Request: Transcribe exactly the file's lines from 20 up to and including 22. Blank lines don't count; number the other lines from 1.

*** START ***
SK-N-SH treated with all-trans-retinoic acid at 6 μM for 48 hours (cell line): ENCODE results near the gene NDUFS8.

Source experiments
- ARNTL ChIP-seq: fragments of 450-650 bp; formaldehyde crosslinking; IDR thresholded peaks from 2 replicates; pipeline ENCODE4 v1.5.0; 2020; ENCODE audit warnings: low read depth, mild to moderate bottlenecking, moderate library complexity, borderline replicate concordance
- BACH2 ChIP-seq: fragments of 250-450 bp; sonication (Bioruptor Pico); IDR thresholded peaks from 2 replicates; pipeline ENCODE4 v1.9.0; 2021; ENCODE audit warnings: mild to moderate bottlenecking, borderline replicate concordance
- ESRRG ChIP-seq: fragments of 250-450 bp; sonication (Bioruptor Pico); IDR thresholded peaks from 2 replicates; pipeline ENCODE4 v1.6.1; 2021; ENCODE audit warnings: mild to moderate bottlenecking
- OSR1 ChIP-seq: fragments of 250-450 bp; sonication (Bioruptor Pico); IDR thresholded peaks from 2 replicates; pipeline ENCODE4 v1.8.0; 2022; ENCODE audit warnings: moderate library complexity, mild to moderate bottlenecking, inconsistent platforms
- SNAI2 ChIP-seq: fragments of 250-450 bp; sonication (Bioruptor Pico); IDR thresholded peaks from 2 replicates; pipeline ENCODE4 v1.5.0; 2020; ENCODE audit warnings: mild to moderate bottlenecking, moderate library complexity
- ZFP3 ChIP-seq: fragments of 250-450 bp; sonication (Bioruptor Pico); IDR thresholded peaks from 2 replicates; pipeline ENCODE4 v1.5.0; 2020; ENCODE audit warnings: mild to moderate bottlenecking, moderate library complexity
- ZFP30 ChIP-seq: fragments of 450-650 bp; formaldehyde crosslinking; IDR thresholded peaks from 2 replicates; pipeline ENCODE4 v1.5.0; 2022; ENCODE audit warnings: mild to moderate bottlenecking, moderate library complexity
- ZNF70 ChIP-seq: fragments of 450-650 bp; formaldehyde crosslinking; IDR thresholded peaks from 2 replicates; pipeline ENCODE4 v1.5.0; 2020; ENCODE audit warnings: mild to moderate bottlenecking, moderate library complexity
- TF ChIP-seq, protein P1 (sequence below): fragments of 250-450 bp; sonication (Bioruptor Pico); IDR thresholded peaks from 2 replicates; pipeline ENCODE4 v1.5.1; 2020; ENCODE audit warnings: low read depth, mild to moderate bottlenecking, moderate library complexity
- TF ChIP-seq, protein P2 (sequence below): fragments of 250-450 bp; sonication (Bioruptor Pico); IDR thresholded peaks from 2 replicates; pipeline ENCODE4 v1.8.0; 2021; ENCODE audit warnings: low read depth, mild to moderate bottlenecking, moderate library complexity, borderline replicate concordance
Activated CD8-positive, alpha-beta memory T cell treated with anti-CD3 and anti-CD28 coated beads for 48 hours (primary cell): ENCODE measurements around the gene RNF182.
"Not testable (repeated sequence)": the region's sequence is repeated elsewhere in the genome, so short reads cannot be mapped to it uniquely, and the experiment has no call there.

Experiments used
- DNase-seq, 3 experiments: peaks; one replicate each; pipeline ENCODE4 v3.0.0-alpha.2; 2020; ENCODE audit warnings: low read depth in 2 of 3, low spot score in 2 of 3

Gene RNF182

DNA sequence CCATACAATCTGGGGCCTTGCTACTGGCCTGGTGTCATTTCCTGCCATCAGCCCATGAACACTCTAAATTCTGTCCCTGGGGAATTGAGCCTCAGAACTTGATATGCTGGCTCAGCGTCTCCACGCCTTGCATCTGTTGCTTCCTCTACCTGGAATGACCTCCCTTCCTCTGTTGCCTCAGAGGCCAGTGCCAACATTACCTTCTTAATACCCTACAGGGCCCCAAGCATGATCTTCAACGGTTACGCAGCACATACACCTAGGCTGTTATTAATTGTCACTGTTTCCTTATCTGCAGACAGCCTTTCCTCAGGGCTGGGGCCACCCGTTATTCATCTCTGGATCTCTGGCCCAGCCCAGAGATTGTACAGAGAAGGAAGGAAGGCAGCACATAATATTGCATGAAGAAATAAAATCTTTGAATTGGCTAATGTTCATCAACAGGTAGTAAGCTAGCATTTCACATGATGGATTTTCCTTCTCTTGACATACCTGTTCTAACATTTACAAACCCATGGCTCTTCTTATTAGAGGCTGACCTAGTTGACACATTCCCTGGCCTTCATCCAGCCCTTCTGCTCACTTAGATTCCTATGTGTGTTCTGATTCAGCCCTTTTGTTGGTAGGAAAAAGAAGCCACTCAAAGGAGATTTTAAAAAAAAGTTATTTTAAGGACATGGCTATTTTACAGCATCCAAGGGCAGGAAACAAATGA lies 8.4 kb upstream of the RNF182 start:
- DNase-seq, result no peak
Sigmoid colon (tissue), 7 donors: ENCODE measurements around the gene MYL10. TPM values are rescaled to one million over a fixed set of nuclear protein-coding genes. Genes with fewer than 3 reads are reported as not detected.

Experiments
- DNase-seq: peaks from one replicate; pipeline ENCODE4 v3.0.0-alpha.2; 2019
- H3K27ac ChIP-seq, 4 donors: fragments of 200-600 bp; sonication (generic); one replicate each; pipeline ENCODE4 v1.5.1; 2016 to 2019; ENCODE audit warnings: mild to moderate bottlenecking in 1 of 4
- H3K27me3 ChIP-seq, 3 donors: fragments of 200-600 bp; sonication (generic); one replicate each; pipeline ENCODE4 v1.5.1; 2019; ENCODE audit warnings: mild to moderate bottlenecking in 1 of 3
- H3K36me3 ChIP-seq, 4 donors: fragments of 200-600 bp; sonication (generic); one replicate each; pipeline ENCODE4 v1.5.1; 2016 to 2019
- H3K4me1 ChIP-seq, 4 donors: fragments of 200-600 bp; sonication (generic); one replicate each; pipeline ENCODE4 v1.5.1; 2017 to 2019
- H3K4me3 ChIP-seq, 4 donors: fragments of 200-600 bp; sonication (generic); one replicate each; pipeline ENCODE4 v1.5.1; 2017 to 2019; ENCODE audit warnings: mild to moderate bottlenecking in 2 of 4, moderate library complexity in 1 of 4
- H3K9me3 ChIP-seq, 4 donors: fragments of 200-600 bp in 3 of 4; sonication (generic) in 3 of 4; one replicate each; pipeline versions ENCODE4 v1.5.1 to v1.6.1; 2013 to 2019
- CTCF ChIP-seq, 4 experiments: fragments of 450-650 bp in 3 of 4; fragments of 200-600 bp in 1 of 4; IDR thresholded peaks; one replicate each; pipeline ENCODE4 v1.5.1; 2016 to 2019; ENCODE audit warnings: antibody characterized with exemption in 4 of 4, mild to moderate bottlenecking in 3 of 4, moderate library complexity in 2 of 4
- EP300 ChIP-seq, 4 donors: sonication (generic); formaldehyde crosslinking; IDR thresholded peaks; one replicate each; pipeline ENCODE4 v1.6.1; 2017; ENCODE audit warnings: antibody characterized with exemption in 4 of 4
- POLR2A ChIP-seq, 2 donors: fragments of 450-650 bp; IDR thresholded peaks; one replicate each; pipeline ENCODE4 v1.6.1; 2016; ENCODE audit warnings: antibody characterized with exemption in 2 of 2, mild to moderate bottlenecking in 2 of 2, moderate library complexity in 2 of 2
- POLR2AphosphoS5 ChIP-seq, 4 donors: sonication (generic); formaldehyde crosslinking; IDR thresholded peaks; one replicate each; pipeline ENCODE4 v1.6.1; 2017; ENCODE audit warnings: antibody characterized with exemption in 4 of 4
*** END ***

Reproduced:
Sigmoid colon (tissue), 7 donors: ENCODE measurements around the gene MYL10. TPM values are rescaled to one million over a fixed set of nuclear protein-coding genes. Genes with fewer than 3 reads are reported as not detected.

Experiments
- DNase-seq: peaks from one replicate; pipeline ENCODE4 v3.0.0-alpha.2; 2019